Carbon Dioxide the Dominant Control on Global Temperature and Sea Level Over the Last 40 Million Years

Key Points:

Figure 1(a) - Relationship between atmospheric CO2 (in parts per million) and global sea level (in metres) over the duration of the ice core record. The dashed horizontal line depicts the pre-industrial state for comparison (b) Shows the cross-plot of CO2 versus sea level rise over this period. CO2/Co on the horizontal axis is the CO2 ratio relative to the pre-industrial where 0.0 respresents the pre-industrial, with negative values (below) and postive values (above) relative to pre-industrial. From Foster & Rohling (2013) 

Background Context: Greenhouse Gases and Planetary Warming

Carbon dioxide is the most significant of the greenhouses gases, gases that trap heat in Earth's atmosphere and reduce the rate of heat loss to space in the upper layers of the atmosphere. As a result the temperature of the planet's surface and ocean is largely dependent upon the concentration of greenhouse gases in the atmosphere. Generally-speaking; increase the concentration of greenhouse gases and the planet traps more heat, reduce them and the planet cools. Because of this behaviour, renowned glaciologist, Richard Alley, has dubbed carbon dioxide Earth's biggest temperature control knob

The oceans are the Earth's largest heat reservoir and, in comparison to the atmosphere, they respond very slowly to warming because of their immense mass, vast heat capacity, and the length of time it takes for heat to be transported down to the deep ocean. The long-lived nature of CO2 therefore means that the oceans (and the atmosphere) will continue to warm, albeit at a comparatively much slower rate, even long after humans have ceased pumping planet-warming greenhouse gases into the atmosphere (Meehl [2012]). In other words, we have yet to see the land-based ice fully respond to human intervention in the Earth's  climate.

How High Will The Water be Mama?....

In examining ancient sea level it would, of course, be preferable to be able to match sea level at any given point in Earth's history with global temperature, especially as further warming is in the pipeline. However, a number of problematic assumptions have to be made in order to transform various paleo data into global temperature estimates over seperate geological periods. Foster & Rohling (2013), therefore, quantified the relationship between two entities that could be measured more directly - land ice volume/sea level and carbon dioxide levels. So, based on the carbon dioxide/sea level relationship, and the greenhouse gases humans have already emitted, how high is this sea level rise we are already committed to? The authors used high quality data from the Earth's geological past to answer this question.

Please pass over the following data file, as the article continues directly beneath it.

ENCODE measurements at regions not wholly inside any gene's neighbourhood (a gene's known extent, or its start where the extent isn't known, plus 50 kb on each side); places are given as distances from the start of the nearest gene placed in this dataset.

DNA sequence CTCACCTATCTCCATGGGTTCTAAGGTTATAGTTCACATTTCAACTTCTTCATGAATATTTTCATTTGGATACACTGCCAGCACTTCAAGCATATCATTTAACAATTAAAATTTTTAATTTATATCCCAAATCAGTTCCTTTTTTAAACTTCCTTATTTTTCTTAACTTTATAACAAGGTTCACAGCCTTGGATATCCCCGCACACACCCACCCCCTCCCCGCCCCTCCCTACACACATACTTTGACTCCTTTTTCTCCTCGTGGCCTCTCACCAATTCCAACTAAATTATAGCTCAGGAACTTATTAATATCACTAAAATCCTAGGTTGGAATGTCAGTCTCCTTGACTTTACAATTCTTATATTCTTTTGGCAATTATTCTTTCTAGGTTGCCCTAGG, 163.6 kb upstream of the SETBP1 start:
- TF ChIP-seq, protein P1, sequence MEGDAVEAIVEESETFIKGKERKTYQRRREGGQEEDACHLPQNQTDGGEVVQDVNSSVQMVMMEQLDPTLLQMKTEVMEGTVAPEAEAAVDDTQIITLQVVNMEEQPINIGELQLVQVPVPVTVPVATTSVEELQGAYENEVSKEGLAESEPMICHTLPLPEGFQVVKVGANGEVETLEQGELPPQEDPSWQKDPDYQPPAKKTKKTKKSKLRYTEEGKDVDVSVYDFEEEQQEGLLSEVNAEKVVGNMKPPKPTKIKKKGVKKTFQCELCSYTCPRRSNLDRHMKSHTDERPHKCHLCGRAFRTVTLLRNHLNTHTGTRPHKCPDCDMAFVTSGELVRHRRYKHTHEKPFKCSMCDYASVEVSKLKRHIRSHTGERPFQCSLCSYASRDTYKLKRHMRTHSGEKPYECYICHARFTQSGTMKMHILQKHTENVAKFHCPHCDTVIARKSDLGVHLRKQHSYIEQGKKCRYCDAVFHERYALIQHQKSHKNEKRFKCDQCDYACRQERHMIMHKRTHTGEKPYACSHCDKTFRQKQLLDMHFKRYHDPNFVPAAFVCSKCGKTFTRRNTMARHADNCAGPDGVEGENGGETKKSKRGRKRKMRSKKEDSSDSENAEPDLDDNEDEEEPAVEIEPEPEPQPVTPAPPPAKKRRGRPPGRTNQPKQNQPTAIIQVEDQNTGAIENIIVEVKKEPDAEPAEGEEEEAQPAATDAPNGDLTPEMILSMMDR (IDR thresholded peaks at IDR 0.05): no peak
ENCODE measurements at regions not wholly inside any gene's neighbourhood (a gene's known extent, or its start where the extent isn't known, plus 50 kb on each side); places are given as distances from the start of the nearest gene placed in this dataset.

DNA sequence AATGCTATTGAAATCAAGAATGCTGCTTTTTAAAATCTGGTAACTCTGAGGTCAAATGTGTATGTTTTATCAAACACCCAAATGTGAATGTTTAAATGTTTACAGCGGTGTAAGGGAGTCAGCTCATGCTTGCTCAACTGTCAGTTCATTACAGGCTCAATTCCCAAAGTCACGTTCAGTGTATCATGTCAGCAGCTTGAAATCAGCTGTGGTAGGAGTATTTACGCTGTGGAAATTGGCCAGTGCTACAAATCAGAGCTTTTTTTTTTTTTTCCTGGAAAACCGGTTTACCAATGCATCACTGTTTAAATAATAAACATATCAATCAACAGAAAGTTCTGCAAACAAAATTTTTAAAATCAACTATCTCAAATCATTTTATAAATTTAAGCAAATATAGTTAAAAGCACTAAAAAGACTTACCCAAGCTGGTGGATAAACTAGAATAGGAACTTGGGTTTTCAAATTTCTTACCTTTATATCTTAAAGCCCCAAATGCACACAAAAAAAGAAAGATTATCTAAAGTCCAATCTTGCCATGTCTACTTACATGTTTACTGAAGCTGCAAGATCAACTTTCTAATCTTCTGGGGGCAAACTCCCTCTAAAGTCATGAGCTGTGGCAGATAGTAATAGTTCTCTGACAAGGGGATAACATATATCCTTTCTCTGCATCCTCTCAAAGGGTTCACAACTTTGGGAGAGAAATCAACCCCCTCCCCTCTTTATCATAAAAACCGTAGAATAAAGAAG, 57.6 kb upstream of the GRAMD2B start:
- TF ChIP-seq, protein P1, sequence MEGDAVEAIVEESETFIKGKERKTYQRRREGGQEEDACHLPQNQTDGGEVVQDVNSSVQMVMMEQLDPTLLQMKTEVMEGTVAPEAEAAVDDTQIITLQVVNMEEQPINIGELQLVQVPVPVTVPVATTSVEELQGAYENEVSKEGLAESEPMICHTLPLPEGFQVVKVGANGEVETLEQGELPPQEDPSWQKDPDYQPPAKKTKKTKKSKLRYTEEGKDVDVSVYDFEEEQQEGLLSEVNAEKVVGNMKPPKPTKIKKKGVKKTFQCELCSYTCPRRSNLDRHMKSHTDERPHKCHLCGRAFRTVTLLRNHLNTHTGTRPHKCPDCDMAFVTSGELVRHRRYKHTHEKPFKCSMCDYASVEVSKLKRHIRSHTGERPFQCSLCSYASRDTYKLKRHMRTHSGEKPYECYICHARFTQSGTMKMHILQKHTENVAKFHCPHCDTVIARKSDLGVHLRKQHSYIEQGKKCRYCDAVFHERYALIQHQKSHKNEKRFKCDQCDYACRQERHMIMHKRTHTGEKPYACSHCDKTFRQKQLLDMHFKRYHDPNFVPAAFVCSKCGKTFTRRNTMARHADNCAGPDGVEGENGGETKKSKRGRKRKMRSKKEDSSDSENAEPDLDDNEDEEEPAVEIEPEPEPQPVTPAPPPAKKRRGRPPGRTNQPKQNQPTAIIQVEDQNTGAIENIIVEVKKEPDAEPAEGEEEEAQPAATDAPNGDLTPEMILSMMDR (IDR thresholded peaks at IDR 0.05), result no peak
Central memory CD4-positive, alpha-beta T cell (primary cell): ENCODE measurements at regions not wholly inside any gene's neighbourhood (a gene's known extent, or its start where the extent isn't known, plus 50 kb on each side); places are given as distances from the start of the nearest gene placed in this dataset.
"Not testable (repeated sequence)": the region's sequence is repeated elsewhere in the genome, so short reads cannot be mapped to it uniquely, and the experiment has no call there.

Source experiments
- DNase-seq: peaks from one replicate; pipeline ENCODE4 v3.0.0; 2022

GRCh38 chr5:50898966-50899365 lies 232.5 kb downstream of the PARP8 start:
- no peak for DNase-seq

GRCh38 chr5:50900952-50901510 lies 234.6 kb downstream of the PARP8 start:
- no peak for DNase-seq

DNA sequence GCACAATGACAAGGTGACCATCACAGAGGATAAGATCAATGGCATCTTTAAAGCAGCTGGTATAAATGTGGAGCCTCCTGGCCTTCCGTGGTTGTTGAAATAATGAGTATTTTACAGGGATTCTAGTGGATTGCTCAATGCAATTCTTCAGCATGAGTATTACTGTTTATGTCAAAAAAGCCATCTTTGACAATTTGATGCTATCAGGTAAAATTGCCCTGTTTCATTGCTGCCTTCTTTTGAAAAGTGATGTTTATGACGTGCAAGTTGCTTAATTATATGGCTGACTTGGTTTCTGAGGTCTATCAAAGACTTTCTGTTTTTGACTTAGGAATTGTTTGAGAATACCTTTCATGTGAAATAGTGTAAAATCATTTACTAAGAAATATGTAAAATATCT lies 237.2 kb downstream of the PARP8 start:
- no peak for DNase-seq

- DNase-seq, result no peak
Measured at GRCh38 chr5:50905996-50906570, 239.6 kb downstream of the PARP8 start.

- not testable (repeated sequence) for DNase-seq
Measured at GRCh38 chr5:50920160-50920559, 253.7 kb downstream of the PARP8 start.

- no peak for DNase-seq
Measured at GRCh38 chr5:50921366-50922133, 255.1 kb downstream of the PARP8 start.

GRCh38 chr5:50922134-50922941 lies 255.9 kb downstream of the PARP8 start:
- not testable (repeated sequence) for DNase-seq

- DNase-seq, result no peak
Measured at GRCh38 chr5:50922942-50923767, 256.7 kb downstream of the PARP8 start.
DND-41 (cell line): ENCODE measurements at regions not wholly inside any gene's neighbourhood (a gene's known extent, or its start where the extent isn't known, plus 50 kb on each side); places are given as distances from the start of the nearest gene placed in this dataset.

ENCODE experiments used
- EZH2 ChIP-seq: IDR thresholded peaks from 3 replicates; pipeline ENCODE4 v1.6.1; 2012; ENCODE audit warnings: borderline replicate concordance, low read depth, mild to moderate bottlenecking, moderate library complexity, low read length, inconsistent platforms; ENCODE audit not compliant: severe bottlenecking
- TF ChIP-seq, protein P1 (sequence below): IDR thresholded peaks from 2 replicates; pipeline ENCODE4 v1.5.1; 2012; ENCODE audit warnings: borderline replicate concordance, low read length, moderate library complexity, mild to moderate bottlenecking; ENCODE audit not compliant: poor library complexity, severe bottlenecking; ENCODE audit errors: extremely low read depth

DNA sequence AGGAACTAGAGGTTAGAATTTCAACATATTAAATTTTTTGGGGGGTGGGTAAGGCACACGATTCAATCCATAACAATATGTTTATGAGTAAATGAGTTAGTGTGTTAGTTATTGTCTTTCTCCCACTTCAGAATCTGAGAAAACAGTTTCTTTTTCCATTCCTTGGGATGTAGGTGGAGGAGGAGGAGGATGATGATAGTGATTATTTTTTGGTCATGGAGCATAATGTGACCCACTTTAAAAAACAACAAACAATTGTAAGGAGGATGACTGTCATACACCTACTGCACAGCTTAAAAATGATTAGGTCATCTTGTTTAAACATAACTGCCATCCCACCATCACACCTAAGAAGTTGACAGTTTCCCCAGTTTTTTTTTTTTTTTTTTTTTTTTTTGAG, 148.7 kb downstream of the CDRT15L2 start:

Sea Level & the Ice Cores

Ice core records retrieved from drilling expeditions on the Antarctic ice sheet date back 800,000 years (Petit [1999]Luthi [2008]) and provide a high fidelity record of the Earth's atmospheric carbon dioxide concentration over this interval. This is due to the fact that the ice contains bubbles of air which became trapped in snowfall and were eventually sealed off from the atmosphere over time. Each air bubble, therefore, contains a tiny sample of carbon dioxide from the atmosphere at the time it was sealed off, and each successive layer of ice deposited enables a reconstruction of atmospheric carbon dioxide going back in time - as shown in Figure 1.

During the last few million years (the Pleistocene), the Earth has been in the grip of the ice ages - long cold intervals (glacials) interspersed with shorter warm periods such as today (interglacials)- which were driven by orbital forces, and reinforced by carbon dioxide acting as a feedback (although the details are sketchy). Even though the ice sheets only provide us with 800,000 years of this period, it is most probable that sea level rarely exceeded the pre-industrial level. This can be seen in Figure 1 for the last 550,000 years.

So, although useful in establishing the overall carbon dioxide/sea level relationship, the overwhelming majority of the ice core record is not greatly informative of the future because sea level and atmospheric carbon dioxide were generally much lower than present-day, and sea level change involved the growth or disentegration of the gigantic Laurentide and Fennoscandian ice sheets in the Northern Hemisphere - ice sheets which do not exist today. Furthermore, the  relationship of steadily increasing CO2 with rising planetary temperature  is not a linear one. So we can't simply extrapolate the past CO2/sea level relationship into the future with any confidence.

Seeing Further Back in Time - Alkenones and Boron Isotopes

Throughout the last 40 million years the Earth has cooled in fits and starts from a very warm state with virtually no land-based ice, to the current glacial/interglacial period where monstrous ice sheets are capable of growing upon the land masses of the Northern Hemisphere. Given that Earth is headed toward a future where the polar ice sheets are greatly reduced, warmer and cooler periods  of ancient Earth might yield some insight. To examine these intervals it was necessary for Foster & Rohling (2013) to turn to other paleo data, such as alkenone and boron isotopes. These methods rely on the knowledge that carbon dioxide dissolved into the ocean, and therefore ocean pH, are dependent on the partial pressure of carbon dioxide in the atmosphere.